San Francisco Tells Crisis Pregnancy Centers to Stop Lying to Women

abortion rights women's rallyThere are thousands of "crisis pregnancy centers" in operation across the country, many of which claim to offer a wide range of support and information for women facing unplanned pregnancies, when really they exist simply to do everything in their power to keep women from getting abortions. One city in particular, San Francisco, is currently focused on taking on these organizations for their deceptive marketing strategies. Specifically, the city attorney has threatened one center with a lawsuit if it doesn't stop using advertising that misleads women into thinking it offers abortions or abortion referrals when it doesn't; in addition, city officials have introduced legislation that would make it illegal for crisis pregnancy centers to use false or inaccurate statements about services they offer in advertising.

In other words, these centers are finally being exposed for what they really are ...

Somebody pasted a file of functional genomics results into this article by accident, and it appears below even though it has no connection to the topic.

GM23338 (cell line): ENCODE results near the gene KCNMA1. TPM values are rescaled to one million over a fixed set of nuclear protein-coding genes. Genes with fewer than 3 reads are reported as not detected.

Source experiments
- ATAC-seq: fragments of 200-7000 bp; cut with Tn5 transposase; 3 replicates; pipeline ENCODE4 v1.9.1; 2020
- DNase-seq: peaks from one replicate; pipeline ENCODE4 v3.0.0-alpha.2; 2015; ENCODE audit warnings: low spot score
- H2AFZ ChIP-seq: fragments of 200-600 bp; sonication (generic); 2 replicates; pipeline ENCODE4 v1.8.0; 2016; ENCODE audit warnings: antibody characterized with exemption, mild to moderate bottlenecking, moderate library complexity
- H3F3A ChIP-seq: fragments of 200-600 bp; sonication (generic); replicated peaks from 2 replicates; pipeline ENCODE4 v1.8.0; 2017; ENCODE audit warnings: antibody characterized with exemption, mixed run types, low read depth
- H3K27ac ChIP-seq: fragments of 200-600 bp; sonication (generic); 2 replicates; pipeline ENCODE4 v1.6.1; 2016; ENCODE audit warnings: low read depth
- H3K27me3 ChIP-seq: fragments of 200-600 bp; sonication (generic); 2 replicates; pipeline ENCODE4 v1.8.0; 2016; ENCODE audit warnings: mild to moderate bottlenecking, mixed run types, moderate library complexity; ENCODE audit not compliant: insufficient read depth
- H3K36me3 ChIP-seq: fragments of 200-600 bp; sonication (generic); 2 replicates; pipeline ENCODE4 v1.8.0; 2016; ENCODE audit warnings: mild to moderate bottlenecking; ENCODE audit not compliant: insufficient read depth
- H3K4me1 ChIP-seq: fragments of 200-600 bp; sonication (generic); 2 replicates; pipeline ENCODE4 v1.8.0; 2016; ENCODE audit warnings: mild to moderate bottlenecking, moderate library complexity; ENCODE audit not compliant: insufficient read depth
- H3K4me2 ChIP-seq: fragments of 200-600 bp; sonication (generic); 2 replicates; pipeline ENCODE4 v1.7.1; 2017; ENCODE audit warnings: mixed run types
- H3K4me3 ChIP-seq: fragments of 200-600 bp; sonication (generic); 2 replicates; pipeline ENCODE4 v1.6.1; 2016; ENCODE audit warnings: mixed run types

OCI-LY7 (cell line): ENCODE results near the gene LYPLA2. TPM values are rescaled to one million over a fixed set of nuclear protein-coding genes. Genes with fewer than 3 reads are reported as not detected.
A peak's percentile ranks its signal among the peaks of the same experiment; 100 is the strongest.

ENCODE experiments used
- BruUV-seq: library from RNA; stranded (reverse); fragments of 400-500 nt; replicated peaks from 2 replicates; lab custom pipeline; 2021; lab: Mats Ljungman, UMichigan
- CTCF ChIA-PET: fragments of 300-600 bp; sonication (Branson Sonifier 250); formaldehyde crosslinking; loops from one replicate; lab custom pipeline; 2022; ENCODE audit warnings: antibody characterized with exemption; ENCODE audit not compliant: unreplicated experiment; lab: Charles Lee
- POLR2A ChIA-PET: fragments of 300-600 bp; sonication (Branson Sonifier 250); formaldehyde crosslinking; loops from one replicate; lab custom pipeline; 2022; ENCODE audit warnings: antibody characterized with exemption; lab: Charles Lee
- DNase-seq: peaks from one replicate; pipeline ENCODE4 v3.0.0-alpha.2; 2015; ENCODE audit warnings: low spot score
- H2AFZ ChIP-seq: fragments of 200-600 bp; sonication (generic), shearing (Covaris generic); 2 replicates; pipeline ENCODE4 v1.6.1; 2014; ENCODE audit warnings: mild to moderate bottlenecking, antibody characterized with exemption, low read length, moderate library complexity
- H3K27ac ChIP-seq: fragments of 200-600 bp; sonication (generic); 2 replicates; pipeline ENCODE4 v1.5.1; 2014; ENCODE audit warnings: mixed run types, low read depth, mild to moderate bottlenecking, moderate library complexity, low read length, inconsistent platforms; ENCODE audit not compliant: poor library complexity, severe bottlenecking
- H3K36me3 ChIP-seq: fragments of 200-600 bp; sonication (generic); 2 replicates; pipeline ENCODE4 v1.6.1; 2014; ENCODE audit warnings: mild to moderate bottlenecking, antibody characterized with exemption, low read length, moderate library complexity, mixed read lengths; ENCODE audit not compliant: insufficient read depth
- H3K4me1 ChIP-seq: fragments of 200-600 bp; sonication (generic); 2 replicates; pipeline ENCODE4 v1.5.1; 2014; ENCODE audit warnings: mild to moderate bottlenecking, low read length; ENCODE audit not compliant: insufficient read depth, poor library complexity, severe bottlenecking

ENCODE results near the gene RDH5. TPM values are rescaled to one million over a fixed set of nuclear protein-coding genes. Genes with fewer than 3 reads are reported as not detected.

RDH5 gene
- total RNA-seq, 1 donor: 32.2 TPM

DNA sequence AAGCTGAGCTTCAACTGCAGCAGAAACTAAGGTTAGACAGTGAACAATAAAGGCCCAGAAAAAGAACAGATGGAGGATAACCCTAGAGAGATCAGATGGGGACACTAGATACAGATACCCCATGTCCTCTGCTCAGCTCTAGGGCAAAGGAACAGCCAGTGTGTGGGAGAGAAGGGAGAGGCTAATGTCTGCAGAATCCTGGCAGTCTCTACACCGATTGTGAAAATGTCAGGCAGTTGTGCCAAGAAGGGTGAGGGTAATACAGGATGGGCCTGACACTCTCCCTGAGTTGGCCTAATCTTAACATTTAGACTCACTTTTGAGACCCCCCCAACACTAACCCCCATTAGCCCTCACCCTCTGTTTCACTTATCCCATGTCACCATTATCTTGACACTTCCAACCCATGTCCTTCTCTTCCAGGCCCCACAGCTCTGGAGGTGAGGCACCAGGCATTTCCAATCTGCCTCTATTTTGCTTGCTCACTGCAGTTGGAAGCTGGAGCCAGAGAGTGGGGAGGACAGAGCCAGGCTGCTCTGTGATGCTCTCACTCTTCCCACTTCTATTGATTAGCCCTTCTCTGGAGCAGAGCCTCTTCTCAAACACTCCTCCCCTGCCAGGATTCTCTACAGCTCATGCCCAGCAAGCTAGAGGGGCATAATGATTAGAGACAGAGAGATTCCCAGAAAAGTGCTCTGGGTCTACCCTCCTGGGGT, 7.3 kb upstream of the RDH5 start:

And what they really are is simply this: limited services pregnancy centers.

Crisis pregnancy centers are absolutely entitled to advocate for women to keep their babies. But a serious problem exists when they misrepresent themselves (through advertising or other tactics) as abortion providers or even as centers that provide a full range of information and services for the purpose of luring women with unwanted pregnancies into their offices.

Take, for example, First Resort, the crisis pregnancy center specifically targeted by San Francisco's city attorney Dennis Herrera: It has a paid Google search link that makes it come up near the top of search results for "abortion in San Francisco." But, according to Herrera:

... nowhere on its website, print advertisements, or in the paid Google advertisement does First Resort state that it does not perform or refer clients for abortion services.

It's easy to see how a pregnant woman searching for a range of options (including abortion and carrying her baby to term) could be deceived by a tactic such as this; if she makes her way to the First Resort offices, she would in most cases only get one side of the story. The thing about this tactic -- like all false advertising -- is that it's illegal. And San Francisco officials have made it clear they aren't going to tolerate it anymore.

Here's hoping the rest of the country soon follows suit.


Image via ProgressOhio/Flickr

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